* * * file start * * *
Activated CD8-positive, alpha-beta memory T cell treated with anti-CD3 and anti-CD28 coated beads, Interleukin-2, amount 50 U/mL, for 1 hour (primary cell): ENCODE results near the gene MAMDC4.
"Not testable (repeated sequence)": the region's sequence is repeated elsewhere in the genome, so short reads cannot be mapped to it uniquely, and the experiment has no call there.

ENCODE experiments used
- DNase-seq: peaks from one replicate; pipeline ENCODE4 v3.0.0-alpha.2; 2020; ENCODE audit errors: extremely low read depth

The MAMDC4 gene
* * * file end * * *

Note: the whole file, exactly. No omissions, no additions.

Activated CD8-positive, alpha-beta memory T cell treated with anti-CD3 and anti-CD28 coated beads, Interleukin-2, amount 50 U/mL, for 1 hour (primary cell): ENCODE results near the gene MAMDC4.
"Not testable (repeated sequence)": the region's sequence is repeated elsewhere in the genome, so short reads cannot be mapped to it uniquely, and the experiment has no call there.

ENCODE experiments used
- DNase-seq: peaks from one replicate; pipeline ENCODE4 v3.0.0-alpha.2; 2020; ENCODE audit errors: extremely low read depth

The MAMDC4 gene